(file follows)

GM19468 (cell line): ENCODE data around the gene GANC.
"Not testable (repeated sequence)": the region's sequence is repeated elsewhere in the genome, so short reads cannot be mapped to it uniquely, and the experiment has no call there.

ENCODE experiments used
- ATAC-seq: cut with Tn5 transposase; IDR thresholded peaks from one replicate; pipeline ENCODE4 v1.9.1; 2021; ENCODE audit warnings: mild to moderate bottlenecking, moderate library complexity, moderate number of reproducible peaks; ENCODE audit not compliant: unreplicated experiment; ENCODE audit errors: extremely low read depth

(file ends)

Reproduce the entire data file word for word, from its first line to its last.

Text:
GM19468 (cell line): ENCODE data around the gene GANC.
"Not testable (repeated sequence)": the region's sequence is repeated elsewhere in the genome, so short reads cannot be mapped to it uniquely, and the experiment has no call there.

ENCODE experiments used
- ATAC-seq: cut with Tn5 transposase; IDR thresholded peaks from one replicate; pipeline ENCODE4 v1.9.1; 2021; ENCODE audit warnings: mild to moderate bottlenecking, moderate library complexity, moderate number of reproducible peaks; ENCODE audit not compliant: unreplicated experiment; ENCODE audit errors: extremely low read depth